Psoriatic Arthritis

Psoriasis en espalda, codos y piernas

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There are more autoimmune diseases than you can shake a stick at, around a hundred different types of arthritis alone. One of those is psoriatic arthritis. Most people when they think of psoriasis, think of patchy dry skin that looks terrible. What many don’t realize is that it affects 2% of the worlds population and of that 2%, 10% suffer from a more painful arthritic form of the disease. From MedicineNet.com we learn…..

“The onset of psoriatic arthritis generally occurs in the fourth and fifth decades of life. Males and females are affected equally. The skin disease (psoriasis) and the joint disease (arthritis) often appear separately. In fact, the skin disease precedes the arthritis in nearly 80% of patients. However, the arthritis may precede the psoriasis in up to 15% of patients. In some patients, the diagnosis of psoriatic arthritis can be difficult if the arthritis precedes psoriasis by many years. In fact, some patients have had arthritis for over 20 years before psoriasis eventually appears! Conversely, patients can have psoriasis for over 20 years prior to the development of arthritis, leading to the ultimate diagnosis of psoriatic arthritis.

Psoriatic arthritis is a systemic rheumatic disease that also can cause inflammation in body tissues away from the joints other than the skin, such as in the eyes, heart, lungs, and kidneys. Psoriatic arthritis shares many features with several other arthritic conditions, such as ankylosing spondylitisreactive arthritis, and arthritis associated with Crohn’s diseaseand ulcerative colitis. All of these conditions can cause inflammation in the spine and other joints, and the eyes, skin, mouth, and various organs. In view of their similarities and tendency to cause inflammation of the spine, these conditions are collectively referred to as “spondyloarthropathies.”

Did you read that last paragraph? That is something that a lot of people are not aware of. You think Arthritis, you think joints, bones, but not organs. Unfortunately, some Doctors are not aware that this disease can affect the organs either. This is one way that the internet has been extremely helpful in those who suffer from this disease as well as many others. But never, ever, totally rely on this form of education. It is a tool, a useful tool, but that is all it is. Your best form of information and help if you suffer from this disease or any other, is a knowledgeable Doctor.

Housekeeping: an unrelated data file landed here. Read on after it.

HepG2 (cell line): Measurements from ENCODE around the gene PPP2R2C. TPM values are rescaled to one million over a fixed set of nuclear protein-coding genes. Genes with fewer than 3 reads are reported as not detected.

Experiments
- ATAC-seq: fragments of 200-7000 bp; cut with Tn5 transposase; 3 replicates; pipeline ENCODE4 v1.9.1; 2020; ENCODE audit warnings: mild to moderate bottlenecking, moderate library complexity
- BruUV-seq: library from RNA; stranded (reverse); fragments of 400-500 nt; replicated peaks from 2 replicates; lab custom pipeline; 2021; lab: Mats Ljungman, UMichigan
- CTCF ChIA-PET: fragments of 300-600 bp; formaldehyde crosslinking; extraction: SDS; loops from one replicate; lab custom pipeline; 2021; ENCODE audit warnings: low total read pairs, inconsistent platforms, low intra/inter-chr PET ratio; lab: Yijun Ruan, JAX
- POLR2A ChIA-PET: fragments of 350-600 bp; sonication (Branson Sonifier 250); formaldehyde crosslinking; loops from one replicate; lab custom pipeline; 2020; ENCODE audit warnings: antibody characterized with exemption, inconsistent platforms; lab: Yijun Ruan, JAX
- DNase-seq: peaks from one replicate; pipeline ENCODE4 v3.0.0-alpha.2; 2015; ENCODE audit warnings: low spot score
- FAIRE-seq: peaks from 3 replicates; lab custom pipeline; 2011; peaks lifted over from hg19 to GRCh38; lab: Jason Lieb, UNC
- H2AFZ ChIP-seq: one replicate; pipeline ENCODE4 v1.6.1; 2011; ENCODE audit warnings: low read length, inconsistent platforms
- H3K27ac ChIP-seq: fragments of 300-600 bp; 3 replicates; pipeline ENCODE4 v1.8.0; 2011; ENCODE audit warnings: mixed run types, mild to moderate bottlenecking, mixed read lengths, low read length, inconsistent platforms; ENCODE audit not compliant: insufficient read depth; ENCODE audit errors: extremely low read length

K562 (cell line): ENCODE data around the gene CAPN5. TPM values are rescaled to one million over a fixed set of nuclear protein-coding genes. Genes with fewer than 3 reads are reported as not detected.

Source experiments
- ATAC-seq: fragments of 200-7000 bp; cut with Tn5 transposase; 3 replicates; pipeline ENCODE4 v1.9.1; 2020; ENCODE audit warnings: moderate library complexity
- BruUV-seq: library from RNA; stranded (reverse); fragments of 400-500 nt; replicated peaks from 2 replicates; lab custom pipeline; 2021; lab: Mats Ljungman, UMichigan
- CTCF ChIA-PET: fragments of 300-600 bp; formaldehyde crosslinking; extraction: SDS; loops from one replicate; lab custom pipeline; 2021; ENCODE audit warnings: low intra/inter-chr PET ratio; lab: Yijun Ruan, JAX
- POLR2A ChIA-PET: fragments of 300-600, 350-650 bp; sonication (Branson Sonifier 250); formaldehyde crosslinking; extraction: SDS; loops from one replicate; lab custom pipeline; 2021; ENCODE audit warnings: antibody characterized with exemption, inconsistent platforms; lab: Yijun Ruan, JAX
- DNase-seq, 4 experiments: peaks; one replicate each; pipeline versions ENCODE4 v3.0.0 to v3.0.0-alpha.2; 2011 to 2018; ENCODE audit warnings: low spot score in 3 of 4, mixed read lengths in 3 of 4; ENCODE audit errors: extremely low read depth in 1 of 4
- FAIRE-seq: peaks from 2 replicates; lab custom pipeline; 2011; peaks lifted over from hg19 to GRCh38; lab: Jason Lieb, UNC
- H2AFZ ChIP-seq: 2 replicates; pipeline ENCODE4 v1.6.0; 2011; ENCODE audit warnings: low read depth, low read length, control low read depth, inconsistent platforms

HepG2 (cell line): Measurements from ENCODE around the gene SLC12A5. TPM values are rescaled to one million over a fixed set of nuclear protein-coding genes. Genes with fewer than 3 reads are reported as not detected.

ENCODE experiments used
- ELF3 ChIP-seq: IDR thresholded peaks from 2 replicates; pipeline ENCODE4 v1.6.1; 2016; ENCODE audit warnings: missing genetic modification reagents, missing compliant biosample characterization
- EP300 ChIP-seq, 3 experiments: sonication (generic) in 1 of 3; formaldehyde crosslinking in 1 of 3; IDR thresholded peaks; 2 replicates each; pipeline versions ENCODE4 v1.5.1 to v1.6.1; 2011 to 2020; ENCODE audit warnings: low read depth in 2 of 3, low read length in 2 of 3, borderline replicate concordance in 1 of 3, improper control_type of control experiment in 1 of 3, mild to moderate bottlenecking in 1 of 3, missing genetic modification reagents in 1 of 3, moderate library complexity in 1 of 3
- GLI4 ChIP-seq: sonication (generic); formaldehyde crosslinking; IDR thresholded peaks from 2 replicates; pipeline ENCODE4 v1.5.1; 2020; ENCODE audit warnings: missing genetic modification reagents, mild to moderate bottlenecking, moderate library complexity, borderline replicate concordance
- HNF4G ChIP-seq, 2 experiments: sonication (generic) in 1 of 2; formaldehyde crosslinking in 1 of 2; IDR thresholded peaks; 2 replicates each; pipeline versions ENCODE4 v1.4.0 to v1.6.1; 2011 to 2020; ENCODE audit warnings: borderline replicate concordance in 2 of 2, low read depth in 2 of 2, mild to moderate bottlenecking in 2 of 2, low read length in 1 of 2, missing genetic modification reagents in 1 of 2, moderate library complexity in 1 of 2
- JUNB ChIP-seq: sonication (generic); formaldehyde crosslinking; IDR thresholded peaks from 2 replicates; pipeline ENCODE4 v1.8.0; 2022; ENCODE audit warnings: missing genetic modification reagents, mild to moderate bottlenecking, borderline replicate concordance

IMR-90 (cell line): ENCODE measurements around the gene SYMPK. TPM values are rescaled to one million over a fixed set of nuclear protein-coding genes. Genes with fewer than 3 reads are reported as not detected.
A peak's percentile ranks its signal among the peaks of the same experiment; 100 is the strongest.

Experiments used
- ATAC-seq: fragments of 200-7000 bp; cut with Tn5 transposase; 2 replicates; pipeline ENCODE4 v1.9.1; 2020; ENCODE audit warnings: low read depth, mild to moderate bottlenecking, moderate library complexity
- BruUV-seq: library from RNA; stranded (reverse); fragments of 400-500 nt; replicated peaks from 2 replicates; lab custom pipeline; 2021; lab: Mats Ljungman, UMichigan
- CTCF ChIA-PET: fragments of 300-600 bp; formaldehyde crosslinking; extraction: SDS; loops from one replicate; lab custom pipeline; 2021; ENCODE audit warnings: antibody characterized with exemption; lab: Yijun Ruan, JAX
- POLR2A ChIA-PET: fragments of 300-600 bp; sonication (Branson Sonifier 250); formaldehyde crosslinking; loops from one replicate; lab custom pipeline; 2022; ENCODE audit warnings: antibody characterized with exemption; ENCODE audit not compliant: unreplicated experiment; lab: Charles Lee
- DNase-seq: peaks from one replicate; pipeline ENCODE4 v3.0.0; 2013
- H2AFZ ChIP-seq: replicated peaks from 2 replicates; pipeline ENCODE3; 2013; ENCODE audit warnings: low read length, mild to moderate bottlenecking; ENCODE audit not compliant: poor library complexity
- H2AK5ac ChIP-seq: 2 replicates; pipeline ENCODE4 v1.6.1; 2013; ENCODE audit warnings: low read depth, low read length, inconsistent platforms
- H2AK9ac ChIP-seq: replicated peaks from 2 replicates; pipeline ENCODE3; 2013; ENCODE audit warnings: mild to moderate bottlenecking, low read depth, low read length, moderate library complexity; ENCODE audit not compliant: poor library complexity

To learn more websites like MedicineNet.com and others are out there and are wonderful resources, but they can not take the place of a Physician. They can also help with questions for you to ask your own Physician, as well as some of the newest medicines available as well as the old standards that sometimes work better than some of the newer ones.

Do you know someone who suffers from this debilitating disease? I suffer from it myself. Many of you may know me from my own website. I am quest posting this for Annie while she is recovering from her shoulder surgery. My name is Patricia aka loopyloo from My Blog and The Christian Gazette, I also post on Grumpy’s Opinions and Christian Blessings.

If you would like to learn more about this disease, or many of the other autoimmune forms of Arthritis, I encourage you to check out some of the information on WebMD,  MedicineNet.com, or some of the others out there.Another great resource is the National Psoriasis Foundation. If you would like to ask me questions, please feel free, I will answer what I can. I admit that I am not an expert, just a sufferer.

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17 thoughts on “Psoriatic Arthritis

  1. Pingback: Arthritic lupus | Iworkathomegold

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    • Mike, on my end I can’t control this, but if you check your blog preferences, you can adjust the frequency with which you’re noticed

  3. Indeed, thanks; this is pretty obscure to most, I believe…until they have to face some form of it. Then, ignorance breeds fear or foolish bravado, maybe.

    Personal research doesn’t replace the doctor, agreed…but neither does the doctor replace personal research, seems to me. No doctor knows it all and many tend to be up on what they see a lot and not so current on less frequent types of patients. Add to that, the by-the-book, rather rote medical approaches being pushed by government and insurers these days make it wise to learn all you can on your own in addition to what the doctor says or doesn’t say.

    Our best and most reliable case manager is likely us!

    • Then you add in the fact that each person is an individual! People react differently to treatments and medicine. My nursing instructor used to say “the patient didn’t read the book”, that was her way of making sure that we did not treat or expect everyone to react the same way.
      And you are absolutely right, we are our own best case manager. God bless you my friend.

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